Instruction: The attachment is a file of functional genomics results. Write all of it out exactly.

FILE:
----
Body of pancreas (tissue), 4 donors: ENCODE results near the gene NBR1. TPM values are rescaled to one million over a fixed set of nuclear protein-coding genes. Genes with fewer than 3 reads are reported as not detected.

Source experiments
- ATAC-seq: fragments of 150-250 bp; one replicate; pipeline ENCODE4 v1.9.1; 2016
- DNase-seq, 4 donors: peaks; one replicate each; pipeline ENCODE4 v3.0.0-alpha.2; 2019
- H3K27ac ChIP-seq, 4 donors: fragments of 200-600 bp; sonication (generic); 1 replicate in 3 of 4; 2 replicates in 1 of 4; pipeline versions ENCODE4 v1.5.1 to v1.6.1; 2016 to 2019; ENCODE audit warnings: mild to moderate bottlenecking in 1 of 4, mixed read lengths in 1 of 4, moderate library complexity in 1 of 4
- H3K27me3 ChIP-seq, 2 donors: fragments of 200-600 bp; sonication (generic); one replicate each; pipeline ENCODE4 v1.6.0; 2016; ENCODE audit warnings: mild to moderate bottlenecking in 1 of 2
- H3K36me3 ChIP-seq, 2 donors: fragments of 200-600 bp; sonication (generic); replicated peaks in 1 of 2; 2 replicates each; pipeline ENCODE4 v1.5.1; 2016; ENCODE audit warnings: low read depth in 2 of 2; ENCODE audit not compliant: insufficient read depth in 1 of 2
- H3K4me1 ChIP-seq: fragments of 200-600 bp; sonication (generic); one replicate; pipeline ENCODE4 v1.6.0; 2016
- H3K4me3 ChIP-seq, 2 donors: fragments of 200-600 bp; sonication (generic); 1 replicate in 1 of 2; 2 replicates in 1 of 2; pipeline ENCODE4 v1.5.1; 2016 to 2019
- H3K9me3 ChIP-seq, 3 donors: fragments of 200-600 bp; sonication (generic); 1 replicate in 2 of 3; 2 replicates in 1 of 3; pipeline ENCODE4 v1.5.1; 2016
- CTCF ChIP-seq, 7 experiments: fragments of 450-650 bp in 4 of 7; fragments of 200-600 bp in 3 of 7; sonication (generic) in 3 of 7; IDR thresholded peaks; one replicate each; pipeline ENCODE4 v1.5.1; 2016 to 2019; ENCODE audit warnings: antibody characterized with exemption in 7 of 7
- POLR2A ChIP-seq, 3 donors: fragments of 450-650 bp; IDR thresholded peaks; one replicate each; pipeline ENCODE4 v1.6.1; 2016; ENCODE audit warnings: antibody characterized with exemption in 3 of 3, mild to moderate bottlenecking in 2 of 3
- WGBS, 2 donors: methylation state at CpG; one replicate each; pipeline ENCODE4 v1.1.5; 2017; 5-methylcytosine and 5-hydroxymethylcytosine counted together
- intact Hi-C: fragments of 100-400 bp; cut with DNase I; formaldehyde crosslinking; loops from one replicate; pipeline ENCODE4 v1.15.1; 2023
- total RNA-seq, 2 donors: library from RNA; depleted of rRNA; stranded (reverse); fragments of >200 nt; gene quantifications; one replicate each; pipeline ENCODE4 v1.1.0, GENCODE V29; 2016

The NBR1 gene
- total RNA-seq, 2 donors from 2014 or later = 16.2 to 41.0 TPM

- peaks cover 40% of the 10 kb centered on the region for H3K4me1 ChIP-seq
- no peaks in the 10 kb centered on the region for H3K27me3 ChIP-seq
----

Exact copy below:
Body of pancreas (tissue), 4 donors: ENCODE results near the gene NBR1. TPM values are rescaled to one million over a fixed set of nuclear protein-coding genes. Genes with fewer than 3 reads are reported as not detected.

Source experiments
- ATAC-seq: fragments of 150-250 bp; one replicate; pipeline ENCODE4 v1.9.1; 2016
- DNase-seq, 4 donors: peaks; one replicate each; pipeline ENCODE4 v3.0.0-alpha.2; 2019
- H3K27ac ChIP-seq, 4 donors: fragments of 200-600 bp; sonication (generic); 1 replicate in 3 of 4; 2 replicates in 1 of 4; pipeline versions ENCODE4 v1.5.1 to v1.6.1; 2016 to 2019; ENCODE audit warnings: mild to moderate bottlenecking in 1 of 4, mixed read lengths in 1 of 4, moderate library complexity in 1 of 4
- H3K27me3 ChIP-seq, 2 donors: fragments of 200-600 bp; sonication (generic); one replicate each; pipeline ENCODE4 v1.6.0; 2016; ENCODE audit warnings: mild to moderate bottlenecking in 1 of 2
- H3K36me3 ChIP-seq, 2 donors: fragments of 200-600 bp; sonication (generic); replicated peaks in 1 of 2; 2 replicates each; pipeline ENCODE4 v1.5.1; 2016; ENCODE audit warnings: low read depth in 2 of 2; ENCODE audit not compliant: insufficient read depth in 1 of 2
- H3K4me1 ChIP-seq: fragments of 200-600 bp; sonication (generic); one replicate; pipeline ENCODE4 v1.6.0; 2016
- H3K4me3 ChIP-seq, 2 donors: fragments of 200-600 bp; sonication (generic); 1 replicate in 1 of 2; 2 replicates in 1 of 2; pipeline ENCODE4 v1.5.1; 2016 to 2019
- H3K9me3 ChIP-seq, 3 donors: fragments of 200-600 bp; sonication (generic); 1 replicate in 2 of 3; 2 replicates in 1 of 3; pipeline ENCODE4 v1.5.1; 2016
- CTCF ChIP-seq, 7 experiments: fragments of 450-650 bp in 4 of 7; fragments of 200-600 bp in 3 of 7; sonication (generic) in 3 of 7; IDR thresholded peaks; one replicate each; pipeline ENCODE4 v1.5.1; 2016 to 2019; ENCODE audit warnings: antibody characterized with exemption in 7 of 7
- POLR2A ChIP-seq, 3 donors: fragments of 450-650 bp; IDR thresholded peaks; one replicate each; pipeline ENCODE4 v1.6.1; 2016; ENCODE audit warnings: antibody characterized with exemption in 3 of 3, mild to moderate bottlenecking in 2 of 3
- WGBS, 2 donors: methylation state at CpG; one replicate each; pipeline ENCODE4 v1.1.5; 2017; 5-methylcytosine and 5-hydroxymethylcytosine counted together
- intact Hi-C: fragments of 100-400 bp; cut with DNase I; formaldehyde crosslinking; loops from one replicate; pipeline ENCODE4 v1.15.1; 2023
- total RNA-seq, 2 donors: library from RNA; depleted of rRNA; stranded (reverse); fragments of >200 nt; gene quantifications; one replicate each; pipeline ENCODE4 v1.1.0, GENCODE V29; 2016

The NBR1 gene
- total RNA-seq, 2 donors from 2014 or later = 16.2 to 41.0 TPM

- peaks cover 40% of the 10 kb centered on the region for H3K4me1 ChIP-seq
- no peaks in the 10 kb centered on the region for H3K27me3 ChIP-seq